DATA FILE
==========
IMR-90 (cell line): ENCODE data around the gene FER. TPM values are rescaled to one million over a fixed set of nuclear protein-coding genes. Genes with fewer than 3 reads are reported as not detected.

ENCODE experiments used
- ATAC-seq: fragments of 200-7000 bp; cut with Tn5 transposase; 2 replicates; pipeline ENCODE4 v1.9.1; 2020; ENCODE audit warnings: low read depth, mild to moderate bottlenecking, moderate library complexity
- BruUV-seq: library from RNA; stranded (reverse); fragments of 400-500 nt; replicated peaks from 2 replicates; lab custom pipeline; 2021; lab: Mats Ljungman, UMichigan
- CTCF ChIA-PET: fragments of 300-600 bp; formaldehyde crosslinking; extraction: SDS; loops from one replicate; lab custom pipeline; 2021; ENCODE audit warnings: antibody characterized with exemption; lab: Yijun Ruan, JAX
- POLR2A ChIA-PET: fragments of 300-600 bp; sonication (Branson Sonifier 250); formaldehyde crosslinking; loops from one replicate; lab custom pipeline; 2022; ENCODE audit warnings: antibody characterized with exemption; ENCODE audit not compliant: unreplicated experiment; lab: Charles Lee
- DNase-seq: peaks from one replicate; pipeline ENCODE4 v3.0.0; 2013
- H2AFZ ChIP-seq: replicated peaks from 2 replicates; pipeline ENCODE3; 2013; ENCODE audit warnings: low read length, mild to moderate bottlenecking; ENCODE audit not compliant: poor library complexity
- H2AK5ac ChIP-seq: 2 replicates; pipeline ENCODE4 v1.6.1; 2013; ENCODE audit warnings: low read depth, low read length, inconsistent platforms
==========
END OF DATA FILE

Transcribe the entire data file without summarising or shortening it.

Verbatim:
IMR-90 (cell line): ENCODE data around the gene FER. TPM values are rescaled to one million over a fixed set of nuclear protein-coding genes. Genes with fewer than 3 reads are reported as not detected.

ENCODE experiments used
- ATAC-seq: fragments of 200-7000 bp; cut with Tn5 transposase; 2 replicates; pipeline ENCODE4 v1.9.1; 2020; ENCODE audit warnings: low read depth, mild to moderate bottlenecking, moderate library complexity
- BruUV-seq: library from RNA; stranded (reverse); fragments of 400-500 nt; replicated peaks from 2 replicates; lab custom pipeline; 2021; lab: Mats Ljungman, UMichigan
- CTCF ChIA-PET: fragments of 300-600 bp; formaldehyde crosslinking; extraction: SDS; loops from one replicate; lab custom pipeline; 2021; ENCODE audit warnings: antibody characterized with exemption; lab: Yijun Ruan, JAX
- POLR2A ChIA-PET: fragments of 300-600 bp; sonication (Branson Sonifier 250); formaldehyde crosslinking; loops from one replicate; lab custom pipeline; 2022; ENCODE audit warnings: antibody characterized with exemption; ENCODE audit not compliant: unreplicated experiment; lab: Charles Lee
- DNase-seq: peaks from one replicate; pipeline ENCODE4 v3.0.0; 2013
- H2AFZ ChIP-seq: replicated peaks from 2 replicates; pipeline ENCODE3; 2013; ENCODE audit warnings: low read length, mild to moderate bottlenecking; ENCODE audit not compliant: poor library complexity
- H2AK5ac ChIP-seq: 2 replicates; pipeline ENCODE4 v1.6.1; 2013; ENCODE audit warnings: low read depth, low read length, inconsistent platforms